Factors affecting Rocky Intertidal Zonation Patterns Intertidal Zones – Immersion in seawater – Emmersion in Air – Tidal Patterns Biobands of intertidal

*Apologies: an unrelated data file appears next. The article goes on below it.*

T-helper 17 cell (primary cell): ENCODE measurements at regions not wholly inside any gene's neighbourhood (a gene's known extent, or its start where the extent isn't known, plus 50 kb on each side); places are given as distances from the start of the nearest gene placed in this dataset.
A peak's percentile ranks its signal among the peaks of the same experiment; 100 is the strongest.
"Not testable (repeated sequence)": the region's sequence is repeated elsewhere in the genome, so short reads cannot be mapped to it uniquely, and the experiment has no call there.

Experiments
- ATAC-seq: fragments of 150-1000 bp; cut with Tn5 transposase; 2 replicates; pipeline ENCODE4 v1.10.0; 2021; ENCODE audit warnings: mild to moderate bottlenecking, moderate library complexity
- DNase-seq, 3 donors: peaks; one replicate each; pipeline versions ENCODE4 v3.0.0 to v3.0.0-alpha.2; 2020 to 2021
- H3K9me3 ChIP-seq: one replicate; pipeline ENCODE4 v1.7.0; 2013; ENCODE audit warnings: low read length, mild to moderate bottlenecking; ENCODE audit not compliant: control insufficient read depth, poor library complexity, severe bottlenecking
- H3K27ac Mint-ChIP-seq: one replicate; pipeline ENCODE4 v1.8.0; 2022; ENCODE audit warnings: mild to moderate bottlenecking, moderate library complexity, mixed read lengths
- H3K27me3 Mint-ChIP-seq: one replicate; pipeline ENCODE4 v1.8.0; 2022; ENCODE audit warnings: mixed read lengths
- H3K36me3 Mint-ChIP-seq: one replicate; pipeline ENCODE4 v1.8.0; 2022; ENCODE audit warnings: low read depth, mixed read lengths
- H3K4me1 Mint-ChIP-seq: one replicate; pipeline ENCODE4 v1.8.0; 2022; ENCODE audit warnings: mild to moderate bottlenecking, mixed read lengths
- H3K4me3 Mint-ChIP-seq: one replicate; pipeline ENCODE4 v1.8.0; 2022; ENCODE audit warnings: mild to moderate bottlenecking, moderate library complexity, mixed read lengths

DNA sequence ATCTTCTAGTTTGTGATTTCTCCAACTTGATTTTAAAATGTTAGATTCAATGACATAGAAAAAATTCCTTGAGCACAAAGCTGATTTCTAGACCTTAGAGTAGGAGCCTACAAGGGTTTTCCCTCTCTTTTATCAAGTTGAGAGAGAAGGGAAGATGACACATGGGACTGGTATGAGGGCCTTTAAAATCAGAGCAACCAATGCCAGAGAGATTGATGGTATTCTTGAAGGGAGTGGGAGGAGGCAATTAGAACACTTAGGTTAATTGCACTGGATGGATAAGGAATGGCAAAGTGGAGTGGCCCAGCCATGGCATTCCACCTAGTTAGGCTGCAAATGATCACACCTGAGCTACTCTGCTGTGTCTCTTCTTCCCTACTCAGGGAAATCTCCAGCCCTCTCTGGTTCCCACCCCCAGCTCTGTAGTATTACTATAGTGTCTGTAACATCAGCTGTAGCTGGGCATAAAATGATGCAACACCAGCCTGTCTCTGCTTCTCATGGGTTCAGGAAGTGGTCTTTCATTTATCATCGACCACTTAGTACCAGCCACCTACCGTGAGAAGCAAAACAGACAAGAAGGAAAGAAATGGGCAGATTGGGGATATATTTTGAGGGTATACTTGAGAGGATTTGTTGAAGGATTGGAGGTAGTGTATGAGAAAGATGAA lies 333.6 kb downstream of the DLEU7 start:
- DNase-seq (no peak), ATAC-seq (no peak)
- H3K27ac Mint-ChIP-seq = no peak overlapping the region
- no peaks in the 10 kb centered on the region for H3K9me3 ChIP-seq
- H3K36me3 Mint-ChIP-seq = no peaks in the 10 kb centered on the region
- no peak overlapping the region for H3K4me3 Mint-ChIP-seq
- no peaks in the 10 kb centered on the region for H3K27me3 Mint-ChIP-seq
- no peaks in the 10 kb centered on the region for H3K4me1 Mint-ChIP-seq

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<ul><li> Slide 1 </li> <li> Factors affecting Rocky Intertidal Zonation Patterns Intertidal Zones Immersion in seawater Emmersion in Air Tidal Patterns Biobands of intertidal algae and Animals Diversity determined in part by the presence of a keystone predator Upper end of species range determined by abiotic tolerances Temperature tolerance Desiccation tolerance Lower end of species range determined by biotic interactions Predation competition </li> <li> Slide 2 </li> <li> Nearshore Patterns - Biobands Biobands are species assemblages with a characteristic color and across-shore elevation. Splash Zone Lichen (VER) Rockweed or Fucus (FUC) Red Algae (RED) Soft Brown Kelps (SBR) Green Algae (ULV) Barnacles (BAR) </li> <li> Slide 3 </li> <li> Slide 4 </li> <li> Tides The gravitational forces of the moon and sun pull on the earths surface water Since the moon is much closer to us, it has a much greater effect, and in effect it pulls an ellipse of water around the earth as it moves in its own rotational path, creating a bulge of water pointing towards wherever the moon is, and a reciprical bulge on the other side of the earth as the planets rotation adds a centrifugal effect Each site on the planetary surface gets a surge of water a high tide- every half lunar day, where the lunar period is 24h and 50 min, thus cycling through high low high every 12h 25 min Hence shores normally experience two high tides and two low tides a day which are delayed by a fixed period of 50 min on successive days Exception northern Gulf of Mexico mostly diurnal tides one low and one high tide a day </li> <li> Slide 5 </li> <li> Tides The effect of the sun modifies this basic pattern by superimposing a lesser gravitational pull with a different periodicity Spring tides at new and full moons The sun and moon are in line producing a greater gravitational pull get particularly extreme high and low tides Neap tides at half moons the sun and moon are working against each other so the tidal ranges are reduced Springs and neaps occur twice each lunar cycle, or roughly twice a month (Fig. 12.3) A third periodicity effects tides, since they also vary with the declination of the sun, which runs on a yearly cycle Declination is greatest at the equinoxes, so the most extreme tides always come in March and September </li> <li> Slide 6 </li> <li> Slide 7 </li> <li> Tides The actual degree to which tides rise and fall on any shore is highly variable and must be computed for each location because of differences in coastal topography Neap and spring tidal ranges for Great Britain is 3.5m (neaps) and 4.7 m (springs) Bay of Fundy Spring 60 ft Cook Inlet Spring 55 ft Juneau AK Spring 28 ft Friday Harbor, WA spring 6 ft Coastal LA Spring 2 ft On a smaller scale, long, thin inlets pointing upstream from prevailing winds can experience a tidal bore when the fast incoming tide is increasingly channeled into a narrowing profile Bristol Channel Cook Inlet Turnagain Arm St. Johns New Brunswick Tides are also modified from day to day by weather, particularly by strong winds and the after-effects of storms at sea </li> <li> Slide 8 </li> <li> Zonation Patterns </li> <li> Slide 9 </li> <li> Freeze Tolerance at Bridget Cove, AK </li> <li> Slide 10 </li> <li> Slide 11 </li> <li> Biological factors, Lower Limit: 5. Predation and competition Examples from studies by Joe Connell and Robert Paine </li> <li> Slide 12 </li> <li> Connell study Balanus and Chthamalus differ in distribution on rocky shores. Adult Balanus extend from mean low water to above mid tide line. There is an abrupt transition to Chthamalus which extends from the upper limit of Balanus to the upper intertidal. Adult barnacles do not overlap </li> <li> Slide 13 </li> <li> Classic experiment of Connell: ` Figures 6.16, 6.17 </li> <li> Slide 14 </li> <li> Larval settlement generally overlapping therefore, distribution is not due to larval settlement patterns but post-settlement mortality Transplant experiments suggest that Balanus cannot withstand physical stress in the upper intertidal transplanted barnacles die due to temperature or desiccation stress </li> <li> Slide 15 </li> <li> Chthamalus lives well if transplanted down and if Balanus is removed If Chthamalus transplanted down and Balanus is not removed, Balanus overgrows and kills Chthamalus Chthamalus experiences a refuge from Balanus above Balanus distributional range Balanus is the superior competitor for space and competition sets the lower distributional limit for Chthamalus </li> <li> Slide 16 </li> <li> Paine study: Pisaster ochraceus lives from the lower to mid tide region and preys on many species (barnacles, chitons, snails etc) However, Pisaster prefers Mytilus californicus It clears a path, leaving open space behind </li> <li> Slide 17 </li> <li> Slide 18 </li> <li> An exclusion experiment: Paine excluded Pisaster from an area near a mussel bed The mussel bed grew larger, by 2 m, and it spread down the intertidal Thus, Pisaster predation sets the lower distribution of Mytilus Keystone predator a predator which, by preying on a competitive dominant species, limits the competitive exclusion of other species by the dominant </li> <li> Slide 19 </li> <li> Slide 20 </li> <li> A keystone predator Outside cages, 15 sessile species co-exist on the rocky shore Without Pisaster, species richness decreased to 8 because mussels excluded other species by overgrowth Mytilus californicus is the superior competitor for space in the mid-intertidal </li> <li> Slide 21 </li> <li> Slide 22 </li> <li> Overall pattern of sessile biota: Physical factors limit distribution up the intertidal Biological factors often limit downward distribution predation intensity decreases upward (predators are often limited to mid-tide region - a refuge exists above this limit) competition is most intense in the mid- intertidal </li> <li> Slide 23 </li> <li> Slide 24 </li> <li> Rocky shore paradigm: Space is limiting and biota will be dominated by a superior competitor for space unless: disturbance/predation reduces the abundance of the superior competitor or tolerance provides a refuge for inferior competitors Works best in the mid-intertidal </li> <li> Slide 25 </li> <li> Figure 6.26 RSP works for plants too! </li> <li> Slide 26 </li> <li> Disturbance may be equivalent to predation Disturbance is greatest in the lower intertidal waves sweep away or logs crush sessile animals the frequency of disturbance events may dictate species composition disturbance increases diversity </li> <li> Slide 27 </li> <li> No cage, control Inside cage Barnacle cover (months) </li> <li> Slide 28 </li> <li> No cage, control Inside cage Barnacle cover (months) Quiz 10: Are barnacles controlled by predation, competition or physical factors? </li> <li> Slide 29 </li> <li> Is the rocky-shore paradigm widespread? Low larval supply may prevent it from working on some shores few barnacles on the coast of northern California because currents move them elsewhere It may or may not work in other marine habitats </li> <li> Slide 30 </li> <li> Next Weeks lecture on Laboratory Topics Thursday April 23, 2009 at 7 PM in Williams 208 Labs Covered Limiting nutrients and competition Go Fish Oil Spills </li> </ul>